With all the strange things I’d been hearing from Olekuye, I had to ask him, what was the strangest thing HE’D ever been asked. He smiled (in his usual sunny way) and thought about it for a moment. Then said,
“you know, probably the strangest thing anyone’s ever asked me, was a man who visited here a few months ago. He asked me if the Masai people accept marriage between men. I can’t understand that, why would two men ever want to get married?!”
Even the concept of love between anyone other than a man and a woman was foreign to him. But more than that, he went on to explain that marriage amongst the Masai was as much (or even perhaps MORE) about bearing children and having enough wives to look after the cattle, as it was about companionship. He could scarce believe that in my culture, such a thing could really even be feasible!
I explained that in fact, two men for whom I have much respect were married to each other, and what’s more, another female friend has been living with her boyfriend for 12 years and doesn’t WANT to get married. His comment to that? “Doesn’t your friend feel like all those years she’s been living with her boyfriend but not married, have been time wasted?”
A very interesting few days, getting to know Olekuye and his culture better. I could go on for ages and ages, but I fear that my fingers may fall off!5 comments
So everyone’s heard of the Serengeti National Park, in Tanzania, right? Less of a household name is the Masai Mara National Park in Kenya, which is essentially Serengeti-on-the-Kenyan-side. I’ll be honest, I’d never heard of it when my father suggested we go there on Safari. But a few web searches later, I was totally on board.
The big draw of the Masai Mara is (as with most national parks) the huge populations of wild animals. You’ll perhaps have seen the Wildebeest migrations on the Discovery Channel. Well the Wildebeest migrate from the Serengeti in Tanzania, to the Masai Mara in Kenya, and back again. Over and over, every year.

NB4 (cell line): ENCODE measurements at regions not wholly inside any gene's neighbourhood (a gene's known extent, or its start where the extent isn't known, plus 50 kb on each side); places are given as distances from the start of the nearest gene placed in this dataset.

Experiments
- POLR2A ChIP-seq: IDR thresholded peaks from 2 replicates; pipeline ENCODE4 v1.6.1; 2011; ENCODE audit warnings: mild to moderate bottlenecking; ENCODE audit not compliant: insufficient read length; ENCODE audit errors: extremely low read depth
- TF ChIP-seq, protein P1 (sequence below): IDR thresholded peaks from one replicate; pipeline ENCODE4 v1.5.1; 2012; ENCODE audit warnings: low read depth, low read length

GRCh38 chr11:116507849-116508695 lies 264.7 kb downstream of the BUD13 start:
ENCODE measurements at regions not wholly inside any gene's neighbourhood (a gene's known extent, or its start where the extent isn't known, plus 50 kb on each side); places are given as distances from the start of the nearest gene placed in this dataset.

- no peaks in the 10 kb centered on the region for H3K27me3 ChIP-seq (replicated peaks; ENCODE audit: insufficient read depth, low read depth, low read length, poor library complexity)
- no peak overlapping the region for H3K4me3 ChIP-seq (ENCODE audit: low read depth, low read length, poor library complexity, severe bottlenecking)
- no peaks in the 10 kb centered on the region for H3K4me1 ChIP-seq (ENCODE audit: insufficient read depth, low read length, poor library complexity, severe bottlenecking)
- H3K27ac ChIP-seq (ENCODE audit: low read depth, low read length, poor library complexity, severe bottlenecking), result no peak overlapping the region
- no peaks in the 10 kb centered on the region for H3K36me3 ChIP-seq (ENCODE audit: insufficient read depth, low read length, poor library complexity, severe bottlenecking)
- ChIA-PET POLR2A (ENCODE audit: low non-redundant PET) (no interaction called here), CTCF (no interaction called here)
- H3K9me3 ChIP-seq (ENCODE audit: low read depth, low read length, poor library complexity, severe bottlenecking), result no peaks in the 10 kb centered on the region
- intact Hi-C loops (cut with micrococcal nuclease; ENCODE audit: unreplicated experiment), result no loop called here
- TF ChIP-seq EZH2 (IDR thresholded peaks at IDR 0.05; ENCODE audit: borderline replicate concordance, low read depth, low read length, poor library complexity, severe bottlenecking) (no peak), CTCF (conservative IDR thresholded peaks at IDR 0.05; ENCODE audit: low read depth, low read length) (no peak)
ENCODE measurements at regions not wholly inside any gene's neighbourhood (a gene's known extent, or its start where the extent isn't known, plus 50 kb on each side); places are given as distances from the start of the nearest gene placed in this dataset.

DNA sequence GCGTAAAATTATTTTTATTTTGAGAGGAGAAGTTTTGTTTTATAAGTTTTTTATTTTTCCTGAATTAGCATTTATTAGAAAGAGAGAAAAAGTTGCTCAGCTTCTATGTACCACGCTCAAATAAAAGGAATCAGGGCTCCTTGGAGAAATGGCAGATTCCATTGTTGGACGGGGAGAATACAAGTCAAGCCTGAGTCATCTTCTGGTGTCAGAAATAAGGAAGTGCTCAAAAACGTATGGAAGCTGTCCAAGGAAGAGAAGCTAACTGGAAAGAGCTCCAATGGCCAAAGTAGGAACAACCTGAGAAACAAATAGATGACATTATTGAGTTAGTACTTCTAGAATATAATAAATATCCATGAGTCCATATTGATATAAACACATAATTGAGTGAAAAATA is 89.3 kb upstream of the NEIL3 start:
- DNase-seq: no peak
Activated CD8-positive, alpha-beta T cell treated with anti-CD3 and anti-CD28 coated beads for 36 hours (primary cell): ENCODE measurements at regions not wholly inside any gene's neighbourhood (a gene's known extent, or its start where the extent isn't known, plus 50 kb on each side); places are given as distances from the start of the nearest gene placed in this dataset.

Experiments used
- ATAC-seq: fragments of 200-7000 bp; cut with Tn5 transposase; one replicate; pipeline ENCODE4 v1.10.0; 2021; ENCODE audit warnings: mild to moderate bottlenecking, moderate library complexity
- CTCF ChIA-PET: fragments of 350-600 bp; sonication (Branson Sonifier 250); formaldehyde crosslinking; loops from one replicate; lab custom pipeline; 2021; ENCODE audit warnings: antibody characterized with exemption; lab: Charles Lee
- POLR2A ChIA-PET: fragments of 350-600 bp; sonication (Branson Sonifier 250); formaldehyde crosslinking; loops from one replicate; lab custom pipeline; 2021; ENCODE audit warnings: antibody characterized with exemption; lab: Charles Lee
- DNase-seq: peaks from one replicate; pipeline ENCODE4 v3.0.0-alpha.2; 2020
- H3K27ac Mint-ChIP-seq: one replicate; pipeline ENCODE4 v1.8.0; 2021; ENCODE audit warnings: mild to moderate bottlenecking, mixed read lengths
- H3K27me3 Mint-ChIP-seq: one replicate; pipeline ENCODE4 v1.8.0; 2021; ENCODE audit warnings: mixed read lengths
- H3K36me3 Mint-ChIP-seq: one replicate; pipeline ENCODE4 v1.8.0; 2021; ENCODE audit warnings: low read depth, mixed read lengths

We didn’t visit there at the time of the migration, alas, but there were still lots of wildebeest who’d decided that the trip was too far, not to mention stacks of gazelles, zebra, impala, elephants, and more lions than you could poke a stick at. Not that you’d want to poke a lion with a stick. Cause they might do something rather nasty… like retaliate.
Anyhoo. The rains had been pouring down the night before we left Nakuru, and so the roads to the Masai Mara were pretty bad. Or so I thought at the time. Turns out that comparatively, the roads coulda been a LOT worse!
OK, so you see the bits of yellow on the far sides of the green grass? That’s the same road, but just an “alternate” route through. It was the most fascinating demonstration of “free choice” in driving that I’ve ever seen – you pick a path, and just hope that it leads through a relatively smooth, dry route of dirt.
Once we got into the Masai Mara National Park, Stanley had been driving on “challenging” terrain for about 6 hours, and had to be tired by that stage. He told us that we’d go straight to our hotel for lunch, before going on an afternoon game drive. Keekorock lodge was about a half hour’s drive into the Mara, through green rolling hills dotted everywhere with the now ubiquitous gazelle and impala.
But when Eagle-Eyed-Stanley started to turn off the main road, we were in for a treat – down in the valley between two hills, a small pride of lionesses was hangin’ in their tree-house:
I swear, for me, seeing these lions (and the many more that we saw over the next three days) was among the biggest highlights of the whole trip. Loved it loved it loved it!
Here’s a little journey of the fluffy lionny goodness that we experienced over the next few days, and the songs which were running through my head when I saw them:
*sings* “a-wim-oh-weh, a-wim-oh-weh…”
“I’m too sexy for my Pride, too sexy for my pride, pride’s going to leave me…”